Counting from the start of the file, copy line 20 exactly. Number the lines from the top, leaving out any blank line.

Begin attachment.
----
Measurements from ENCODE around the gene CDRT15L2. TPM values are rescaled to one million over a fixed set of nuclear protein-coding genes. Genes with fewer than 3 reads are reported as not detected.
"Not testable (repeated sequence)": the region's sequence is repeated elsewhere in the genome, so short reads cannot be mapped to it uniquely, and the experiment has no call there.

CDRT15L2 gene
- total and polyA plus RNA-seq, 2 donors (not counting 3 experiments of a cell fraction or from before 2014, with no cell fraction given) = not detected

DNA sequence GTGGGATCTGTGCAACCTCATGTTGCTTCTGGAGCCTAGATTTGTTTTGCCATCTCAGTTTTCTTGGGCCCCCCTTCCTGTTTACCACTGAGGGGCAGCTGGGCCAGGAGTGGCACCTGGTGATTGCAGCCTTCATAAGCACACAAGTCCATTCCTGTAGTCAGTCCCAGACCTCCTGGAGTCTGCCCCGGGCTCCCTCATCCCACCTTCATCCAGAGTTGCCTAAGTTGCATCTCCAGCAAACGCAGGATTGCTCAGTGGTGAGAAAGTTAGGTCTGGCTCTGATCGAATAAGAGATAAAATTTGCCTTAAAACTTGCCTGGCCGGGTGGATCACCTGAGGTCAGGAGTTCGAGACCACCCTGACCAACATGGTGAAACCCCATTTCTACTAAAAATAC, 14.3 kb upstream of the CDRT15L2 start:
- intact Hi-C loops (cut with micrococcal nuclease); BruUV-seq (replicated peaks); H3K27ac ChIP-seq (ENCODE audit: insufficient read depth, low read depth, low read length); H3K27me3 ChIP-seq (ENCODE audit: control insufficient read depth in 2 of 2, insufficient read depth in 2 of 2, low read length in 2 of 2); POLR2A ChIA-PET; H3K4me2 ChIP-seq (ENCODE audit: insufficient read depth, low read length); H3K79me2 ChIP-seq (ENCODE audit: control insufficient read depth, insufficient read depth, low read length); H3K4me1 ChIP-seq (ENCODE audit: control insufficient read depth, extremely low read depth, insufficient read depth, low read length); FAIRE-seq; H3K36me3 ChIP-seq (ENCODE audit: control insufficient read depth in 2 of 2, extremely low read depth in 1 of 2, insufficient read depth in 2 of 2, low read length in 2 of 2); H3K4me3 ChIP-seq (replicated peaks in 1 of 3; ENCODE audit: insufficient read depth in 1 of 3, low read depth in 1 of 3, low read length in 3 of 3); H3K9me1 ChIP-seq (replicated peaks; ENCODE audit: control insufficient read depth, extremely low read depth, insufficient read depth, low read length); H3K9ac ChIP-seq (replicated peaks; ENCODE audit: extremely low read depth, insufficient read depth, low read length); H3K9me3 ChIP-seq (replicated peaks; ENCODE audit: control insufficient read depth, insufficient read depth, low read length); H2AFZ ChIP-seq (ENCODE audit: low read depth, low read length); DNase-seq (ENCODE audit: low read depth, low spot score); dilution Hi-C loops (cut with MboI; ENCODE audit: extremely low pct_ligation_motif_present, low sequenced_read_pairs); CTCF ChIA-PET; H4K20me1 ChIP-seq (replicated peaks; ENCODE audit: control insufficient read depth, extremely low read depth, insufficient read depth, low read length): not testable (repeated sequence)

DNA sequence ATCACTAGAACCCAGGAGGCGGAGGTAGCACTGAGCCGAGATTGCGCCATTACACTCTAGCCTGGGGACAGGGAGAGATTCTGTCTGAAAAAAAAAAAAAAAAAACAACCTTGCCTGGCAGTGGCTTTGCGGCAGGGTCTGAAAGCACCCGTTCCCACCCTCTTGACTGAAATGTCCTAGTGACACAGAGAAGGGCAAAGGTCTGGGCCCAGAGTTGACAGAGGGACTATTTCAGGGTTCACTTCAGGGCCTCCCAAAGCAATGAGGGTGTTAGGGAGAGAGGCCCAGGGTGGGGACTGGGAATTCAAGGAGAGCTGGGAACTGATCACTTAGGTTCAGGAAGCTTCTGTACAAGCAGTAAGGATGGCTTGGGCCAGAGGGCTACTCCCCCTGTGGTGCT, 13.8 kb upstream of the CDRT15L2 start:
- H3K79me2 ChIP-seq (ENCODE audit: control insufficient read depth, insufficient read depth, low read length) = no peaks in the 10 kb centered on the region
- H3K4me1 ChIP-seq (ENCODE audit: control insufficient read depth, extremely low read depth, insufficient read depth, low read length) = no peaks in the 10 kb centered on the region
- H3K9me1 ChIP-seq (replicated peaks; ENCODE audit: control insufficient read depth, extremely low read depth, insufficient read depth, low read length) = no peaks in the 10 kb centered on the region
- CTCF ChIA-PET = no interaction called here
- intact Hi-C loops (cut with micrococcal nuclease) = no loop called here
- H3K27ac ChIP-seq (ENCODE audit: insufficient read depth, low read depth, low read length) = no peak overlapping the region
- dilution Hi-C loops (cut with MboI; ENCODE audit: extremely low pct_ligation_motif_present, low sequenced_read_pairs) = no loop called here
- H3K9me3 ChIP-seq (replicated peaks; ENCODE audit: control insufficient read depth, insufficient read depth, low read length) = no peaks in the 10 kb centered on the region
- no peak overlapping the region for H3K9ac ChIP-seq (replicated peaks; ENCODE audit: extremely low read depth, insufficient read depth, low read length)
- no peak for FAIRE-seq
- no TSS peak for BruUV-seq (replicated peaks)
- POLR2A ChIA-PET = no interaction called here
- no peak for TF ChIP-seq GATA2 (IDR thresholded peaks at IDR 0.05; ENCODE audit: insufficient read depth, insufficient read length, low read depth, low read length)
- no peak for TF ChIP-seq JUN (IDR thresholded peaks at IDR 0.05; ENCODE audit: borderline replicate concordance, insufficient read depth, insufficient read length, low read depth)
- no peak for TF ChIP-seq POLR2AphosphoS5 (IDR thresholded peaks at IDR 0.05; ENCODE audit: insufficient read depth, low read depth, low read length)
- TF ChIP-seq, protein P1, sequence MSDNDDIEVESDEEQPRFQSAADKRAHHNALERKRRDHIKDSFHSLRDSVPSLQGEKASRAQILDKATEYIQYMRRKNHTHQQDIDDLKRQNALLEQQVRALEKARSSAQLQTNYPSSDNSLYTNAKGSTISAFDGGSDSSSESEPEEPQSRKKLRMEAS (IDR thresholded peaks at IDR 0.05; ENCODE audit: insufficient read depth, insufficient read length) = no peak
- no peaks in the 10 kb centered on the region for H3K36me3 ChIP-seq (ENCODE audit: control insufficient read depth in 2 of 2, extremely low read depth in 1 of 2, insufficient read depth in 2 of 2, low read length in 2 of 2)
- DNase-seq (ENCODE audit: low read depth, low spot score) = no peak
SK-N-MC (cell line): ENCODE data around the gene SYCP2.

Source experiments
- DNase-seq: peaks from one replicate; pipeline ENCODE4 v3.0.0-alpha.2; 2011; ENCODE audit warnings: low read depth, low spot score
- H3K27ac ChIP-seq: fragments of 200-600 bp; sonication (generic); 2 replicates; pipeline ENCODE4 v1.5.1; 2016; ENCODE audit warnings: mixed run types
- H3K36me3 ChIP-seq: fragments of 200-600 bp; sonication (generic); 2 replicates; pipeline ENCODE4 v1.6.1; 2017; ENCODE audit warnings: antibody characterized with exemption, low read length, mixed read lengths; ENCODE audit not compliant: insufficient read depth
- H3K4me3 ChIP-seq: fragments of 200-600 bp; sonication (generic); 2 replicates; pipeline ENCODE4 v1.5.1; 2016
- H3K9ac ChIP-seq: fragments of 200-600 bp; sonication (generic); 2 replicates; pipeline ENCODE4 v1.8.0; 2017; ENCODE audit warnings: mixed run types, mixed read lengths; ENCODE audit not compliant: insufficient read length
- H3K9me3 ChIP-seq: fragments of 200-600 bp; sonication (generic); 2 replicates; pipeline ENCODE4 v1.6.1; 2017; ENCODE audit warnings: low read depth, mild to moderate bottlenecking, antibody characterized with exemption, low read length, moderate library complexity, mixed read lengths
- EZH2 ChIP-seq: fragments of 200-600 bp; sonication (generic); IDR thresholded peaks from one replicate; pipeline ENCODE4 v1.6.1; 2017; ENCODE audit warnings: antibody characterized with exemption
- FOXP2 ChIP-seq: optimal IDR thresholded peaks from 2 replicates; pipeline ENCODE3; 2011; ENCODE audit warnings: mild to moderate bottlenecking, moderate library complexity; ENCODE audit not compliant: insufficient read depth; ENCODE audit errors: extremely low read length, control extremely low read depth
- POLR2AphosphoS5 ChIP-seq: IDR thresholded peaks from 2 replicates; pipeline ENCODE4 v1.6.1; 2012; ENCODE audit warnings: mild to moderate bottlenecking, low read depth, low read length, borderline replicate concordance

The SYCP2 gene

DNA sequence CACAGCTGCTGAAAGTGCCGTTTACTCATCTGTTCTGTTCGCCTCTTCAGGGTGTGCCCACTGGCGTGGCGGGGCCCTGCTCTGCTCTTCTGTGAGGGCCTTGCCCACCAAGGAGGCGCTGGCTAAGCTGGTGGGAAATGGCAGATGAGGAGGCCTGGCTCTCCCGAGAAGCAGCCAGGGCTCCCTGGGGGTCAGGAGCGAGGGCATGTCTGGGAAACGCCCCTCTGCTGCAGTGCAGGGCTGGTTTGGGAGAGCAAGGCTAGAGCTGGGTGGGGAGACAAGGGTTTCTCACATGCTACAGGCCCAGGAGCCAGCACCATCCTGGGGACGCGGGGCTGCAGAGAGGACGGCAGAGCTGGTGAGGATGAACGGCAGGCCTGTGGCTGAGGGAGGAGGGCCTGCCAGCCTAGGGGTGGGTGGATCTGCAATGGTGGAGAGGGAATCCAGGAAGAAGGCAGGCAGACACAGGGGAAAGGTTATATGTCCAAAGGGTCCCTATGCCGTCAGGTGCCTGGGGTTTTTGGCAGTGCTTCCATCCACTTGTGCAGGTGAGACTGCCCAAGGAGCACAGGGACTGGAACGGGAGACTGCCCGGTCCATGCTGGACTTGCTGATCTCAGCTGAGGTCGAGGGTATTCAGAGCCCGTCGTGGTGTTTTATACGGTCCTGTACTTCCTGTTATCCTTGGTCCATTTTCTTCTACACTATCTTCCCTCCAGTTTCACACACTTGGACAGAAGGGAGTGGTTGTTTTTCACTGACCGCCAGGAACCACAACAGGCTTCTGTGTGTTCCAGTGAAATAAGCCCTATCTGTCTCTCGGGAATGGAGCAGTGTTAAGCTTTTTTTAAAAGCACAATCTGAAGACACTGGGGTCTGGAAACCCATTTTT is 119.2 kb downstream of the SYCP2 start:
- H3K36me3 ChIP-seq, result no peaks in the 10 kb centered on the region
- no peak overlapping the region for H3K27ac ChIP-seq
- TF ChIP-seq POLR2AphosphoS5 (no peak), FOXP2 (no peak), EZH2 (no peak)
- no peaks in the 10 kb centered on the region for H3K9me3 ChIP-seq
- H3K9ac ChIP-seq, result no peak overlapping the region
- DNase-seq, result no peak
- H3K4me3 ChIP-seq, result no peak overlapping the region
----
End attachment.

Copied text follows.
- no peak for TF ChIP-seq GATA2 (IDR thresholded peaks at IDR 0.05; ENCODE audit: insufficient read depth, insufficient read length, low read depth, low read length)